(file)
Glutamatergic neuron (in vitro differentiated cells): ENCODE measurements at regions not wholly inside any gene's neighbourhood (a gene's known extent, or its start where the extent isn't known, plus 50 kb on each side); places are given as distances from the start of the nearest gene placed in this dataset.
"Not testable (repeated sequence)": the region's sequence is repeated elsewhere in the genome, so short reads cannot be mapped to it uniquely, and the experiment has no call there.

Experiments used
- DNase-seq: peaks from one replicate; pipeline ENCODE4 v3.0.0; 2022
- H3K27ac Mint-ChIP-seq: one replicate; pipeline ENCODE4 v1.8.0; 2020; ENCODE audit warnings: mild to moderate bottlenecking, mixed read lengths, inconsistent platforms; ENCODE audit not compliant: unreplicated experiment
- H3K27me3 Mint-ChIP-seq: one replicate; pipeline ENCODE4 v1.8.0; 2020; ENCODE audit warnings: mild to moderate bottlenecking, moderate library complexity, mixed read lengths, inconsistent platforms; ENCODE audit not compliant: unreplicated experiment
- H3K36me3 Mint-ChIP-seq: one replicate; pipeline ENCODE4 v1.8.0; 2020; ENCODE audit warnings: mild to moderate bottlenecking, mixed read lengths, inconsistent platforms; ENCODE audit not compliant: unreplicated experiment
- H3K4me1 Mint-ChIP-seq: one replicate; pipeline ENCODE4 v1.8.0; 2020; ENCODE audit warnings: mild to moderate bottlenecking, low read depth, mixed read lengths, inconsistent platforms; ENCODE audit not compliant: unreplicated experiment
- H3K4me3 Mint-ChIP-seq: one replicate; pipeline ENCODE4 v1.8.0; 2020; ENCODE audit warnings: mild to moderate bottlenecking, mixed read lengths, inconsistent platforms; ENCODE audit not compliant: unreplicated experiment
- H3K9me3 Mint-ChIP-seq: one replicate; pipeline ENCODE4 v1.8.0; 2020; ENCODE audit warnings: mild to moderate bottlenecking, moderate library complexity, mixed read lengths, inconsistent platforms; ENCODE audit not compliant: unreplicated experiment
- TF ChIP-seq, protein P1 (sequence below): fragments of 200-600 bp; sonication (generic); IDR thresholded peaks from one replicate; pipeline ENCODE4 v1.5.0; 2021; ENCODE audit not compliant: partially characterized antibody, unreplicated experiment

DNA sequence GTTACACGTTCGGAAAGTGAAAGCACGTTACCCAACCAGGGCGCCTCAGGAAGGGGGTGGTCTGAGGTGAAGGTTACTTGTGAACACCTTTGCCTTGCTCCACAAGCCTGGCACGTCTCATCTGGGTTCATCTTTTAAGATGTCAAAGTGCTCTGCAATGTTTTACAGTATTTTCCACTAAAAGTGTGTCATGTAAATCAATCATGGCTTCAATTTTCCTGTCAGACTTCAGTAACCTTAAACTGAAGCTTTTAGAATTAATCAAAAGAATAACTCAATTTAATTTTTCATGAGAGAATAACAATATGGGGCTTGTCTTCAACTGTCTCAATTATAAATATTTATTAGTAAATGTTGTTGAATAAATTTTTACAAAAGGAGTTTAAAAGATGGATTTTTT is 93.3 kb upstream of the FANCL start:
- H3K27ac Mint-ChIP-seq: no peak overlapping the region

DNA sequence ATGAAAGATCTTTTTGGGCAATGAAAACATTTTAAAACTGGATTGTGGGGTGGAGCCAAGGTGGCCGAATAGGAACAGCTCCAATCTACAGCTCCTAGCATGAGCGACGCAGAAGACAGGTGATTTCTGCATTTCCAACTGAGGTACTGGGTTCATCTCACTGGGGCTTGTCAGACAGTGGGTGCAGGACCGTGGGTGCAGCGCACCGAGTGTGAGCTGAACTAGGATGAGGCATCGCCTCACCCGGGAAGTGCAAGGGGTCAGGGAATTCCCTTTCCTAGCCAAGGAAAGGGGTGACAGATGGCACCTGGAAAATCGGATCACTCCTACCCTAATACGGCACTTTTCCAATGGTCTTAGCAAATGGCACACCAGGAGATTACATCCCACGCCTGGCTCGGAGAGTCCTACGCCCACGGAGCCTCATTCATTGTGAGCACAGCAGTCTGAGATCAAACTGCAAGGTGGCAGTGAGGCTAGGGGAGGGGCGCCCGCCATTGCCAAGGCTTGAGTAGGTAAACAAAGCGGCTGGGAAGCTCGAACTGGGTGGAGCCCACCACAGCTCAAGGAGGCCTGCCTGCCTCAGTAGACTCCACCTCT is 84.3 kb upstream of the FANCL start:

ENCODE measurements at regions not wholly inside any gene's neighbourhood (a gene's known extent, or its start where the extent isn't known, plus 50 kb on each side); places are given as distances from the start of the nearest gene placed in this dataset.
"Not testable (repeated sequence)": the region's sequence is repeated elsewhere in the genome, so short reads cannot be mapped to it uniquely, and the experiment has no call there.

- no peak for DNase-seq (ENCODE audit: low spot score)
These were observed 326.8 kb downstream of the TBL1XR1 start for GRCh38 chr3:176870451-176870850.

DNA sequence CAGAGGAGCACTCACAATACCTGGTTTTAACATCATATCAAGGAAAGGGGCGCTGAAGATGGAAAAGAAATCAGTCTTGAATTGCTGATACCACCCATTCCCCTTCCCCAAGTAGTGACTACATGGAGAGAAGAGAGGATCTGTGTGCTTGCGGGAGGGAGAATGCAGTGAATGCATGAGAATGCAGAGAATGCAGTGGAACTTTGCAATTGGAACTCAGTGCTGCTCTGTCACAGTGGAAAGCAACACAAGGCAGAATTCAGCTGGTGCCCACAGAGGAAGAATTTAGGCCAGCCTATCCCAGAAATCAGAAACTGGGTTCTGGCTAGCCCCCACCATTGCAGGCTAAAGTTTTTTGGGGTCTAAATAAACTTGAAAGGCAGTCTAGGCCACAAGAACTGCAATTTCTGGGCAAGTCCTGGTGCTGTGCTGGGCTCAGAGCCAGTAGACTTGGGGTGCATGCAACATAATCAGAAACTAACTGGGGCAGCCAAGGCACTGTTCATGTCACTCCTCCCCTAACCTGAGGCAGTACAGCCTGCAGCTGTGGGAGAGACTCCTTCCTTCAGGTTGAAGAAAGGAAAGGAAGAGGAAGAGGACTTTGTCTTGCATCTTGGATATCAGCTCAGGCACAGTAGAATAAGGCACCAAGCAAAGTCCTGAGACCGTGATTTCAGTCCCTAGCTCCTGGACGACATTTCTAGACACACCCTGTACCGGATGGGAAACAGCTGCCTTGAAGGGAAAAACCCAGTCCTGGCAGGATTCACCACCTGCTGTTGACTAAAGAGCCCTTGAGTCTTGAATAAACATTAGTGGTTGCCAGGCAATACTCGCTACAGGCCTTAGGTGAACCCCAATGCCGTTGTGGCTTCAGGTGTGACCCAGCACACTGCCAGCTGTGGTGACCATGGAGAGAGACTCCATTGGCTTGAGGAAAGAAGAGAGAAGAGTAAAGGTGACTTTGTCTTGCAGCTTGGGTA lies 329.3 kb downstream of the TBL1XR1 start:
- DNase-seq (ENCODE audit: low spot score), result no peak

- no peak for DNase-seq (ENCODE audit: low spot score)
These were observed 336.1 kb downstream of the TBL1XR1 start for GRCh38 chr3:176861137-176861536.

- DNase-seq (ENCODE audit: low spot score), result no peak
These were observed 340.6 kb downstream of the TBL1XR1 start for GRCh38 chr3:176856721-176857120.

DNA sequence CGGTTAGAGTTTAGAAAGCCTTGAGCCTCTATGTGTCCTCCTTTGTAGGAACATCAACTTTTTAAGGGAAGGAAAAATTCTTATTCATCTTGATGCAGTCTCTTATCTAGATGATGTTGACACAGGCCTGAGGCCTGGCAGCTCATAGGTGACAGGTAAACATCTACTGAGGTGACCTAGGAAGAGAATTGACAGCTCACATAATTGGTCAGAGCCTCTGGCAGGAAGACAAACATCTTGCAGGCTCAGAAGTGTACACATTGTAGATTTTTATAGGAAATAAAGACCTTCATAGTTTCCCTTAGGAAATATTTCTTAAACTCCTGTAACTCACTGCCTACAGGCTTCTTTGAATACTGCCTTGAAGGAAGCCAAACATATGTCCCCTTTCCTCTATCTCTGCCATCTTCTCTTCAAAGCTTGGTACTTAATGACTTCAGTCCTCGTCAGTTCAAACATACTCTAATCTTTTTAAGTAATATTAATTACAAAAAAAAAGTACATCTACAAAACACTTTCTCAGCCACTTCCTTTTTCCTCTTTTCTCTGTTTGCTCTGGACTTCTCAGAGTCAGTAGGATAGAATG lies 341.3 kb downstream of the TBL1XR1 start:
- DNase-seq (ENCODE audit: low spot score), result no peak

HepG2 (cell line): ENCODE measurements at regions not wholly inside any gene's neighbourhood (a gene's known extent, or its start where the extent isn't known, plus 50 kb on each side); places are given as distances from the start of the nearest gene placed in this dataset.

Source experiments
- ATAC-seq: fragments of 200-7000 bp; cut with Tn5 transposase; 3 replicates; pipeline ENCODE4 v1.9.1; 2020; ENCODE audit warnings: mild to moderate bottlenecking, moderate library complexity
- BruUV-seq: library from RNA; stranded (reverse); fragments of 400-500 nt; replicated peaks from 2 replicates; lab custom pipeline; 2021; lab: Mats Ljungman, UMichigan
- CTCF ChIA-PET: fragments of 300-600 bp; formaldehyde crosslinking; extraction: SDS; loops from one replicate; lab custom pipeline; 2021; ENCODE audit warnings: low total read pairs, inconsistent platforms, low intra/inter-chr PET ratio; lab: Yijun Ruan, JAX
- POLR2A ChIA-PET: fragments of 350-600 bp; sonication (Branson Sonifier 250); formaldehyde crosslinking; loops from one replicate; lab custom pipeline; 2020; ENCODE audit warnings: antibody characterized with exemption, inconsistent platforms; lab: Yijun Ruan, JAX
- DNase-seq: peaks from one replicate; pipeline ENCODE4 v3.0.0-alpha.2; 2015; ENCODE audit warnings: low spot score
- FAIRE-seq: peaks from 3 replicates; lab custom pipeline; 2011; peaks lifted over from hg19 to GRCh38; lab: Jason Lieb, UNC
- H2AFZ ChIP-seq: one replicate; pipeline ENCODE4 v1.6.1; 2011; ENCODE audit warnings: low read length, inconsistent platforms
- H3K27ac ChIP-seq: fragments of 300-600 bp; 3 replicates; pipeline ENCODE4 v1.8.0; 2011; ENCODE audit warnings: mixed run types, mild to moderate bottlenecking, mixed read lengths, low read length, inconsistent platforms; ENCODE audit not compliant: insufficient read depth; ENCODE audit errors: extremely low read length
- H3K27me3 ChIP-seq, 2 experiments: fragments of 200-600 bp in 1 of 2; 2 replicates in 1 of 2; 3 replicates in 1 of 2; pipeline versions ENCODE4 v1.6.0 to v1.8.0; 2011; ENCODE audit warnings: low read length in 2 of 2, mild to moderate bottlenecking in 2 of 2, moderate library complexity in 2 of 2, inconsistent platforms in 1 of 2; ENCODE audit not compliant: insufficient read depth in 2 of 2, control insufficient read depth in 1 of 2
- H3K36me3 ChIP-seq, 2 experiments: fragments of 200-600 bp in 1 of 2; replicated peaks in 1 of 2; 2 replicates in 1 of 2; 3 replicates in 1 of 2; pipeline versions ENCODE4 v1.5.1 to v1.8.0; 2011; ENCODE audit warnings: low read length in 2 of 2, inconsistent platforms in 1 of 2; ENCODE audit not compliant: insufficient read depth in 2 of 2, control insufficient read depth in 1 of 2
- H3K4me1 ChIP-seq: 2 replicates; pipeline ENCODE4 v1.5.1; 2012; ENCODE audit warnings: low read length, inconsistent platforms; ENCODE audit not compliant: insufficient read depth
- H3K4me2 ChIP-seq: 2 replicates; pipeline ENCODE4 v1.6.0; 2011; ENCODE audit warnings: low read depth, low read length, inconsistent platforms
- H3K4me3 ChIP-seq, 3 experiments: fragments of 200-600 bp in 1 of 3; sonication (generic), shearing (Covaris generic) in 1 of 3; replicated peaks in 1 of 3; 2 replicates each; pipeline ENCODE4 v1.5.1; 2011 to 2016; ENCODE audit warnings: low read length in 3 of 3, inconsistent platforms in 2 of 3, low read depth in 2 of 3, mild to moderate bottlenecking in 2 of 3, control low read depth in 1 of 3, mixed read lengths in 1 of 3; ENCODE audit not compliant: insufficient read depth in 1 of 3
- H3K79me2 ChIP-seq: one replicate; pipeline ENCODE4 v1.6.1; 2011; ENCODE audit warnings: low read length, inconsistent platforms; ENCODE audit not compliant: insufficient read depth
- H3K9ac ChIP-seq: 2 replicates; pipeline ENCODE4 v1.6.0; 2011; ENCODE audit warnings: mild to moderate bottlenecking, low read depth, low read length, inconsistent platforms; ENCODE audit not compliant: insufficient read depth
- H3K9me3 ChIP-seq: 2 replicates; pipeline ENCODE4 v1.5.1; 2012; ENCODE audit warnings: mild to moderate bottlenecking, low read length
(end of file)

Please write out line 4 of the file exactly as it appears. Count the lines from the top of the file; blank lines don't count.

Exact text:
- DNase-seq: peaks from one replicate; pipeline ENCODE4 v3.0.0; 2022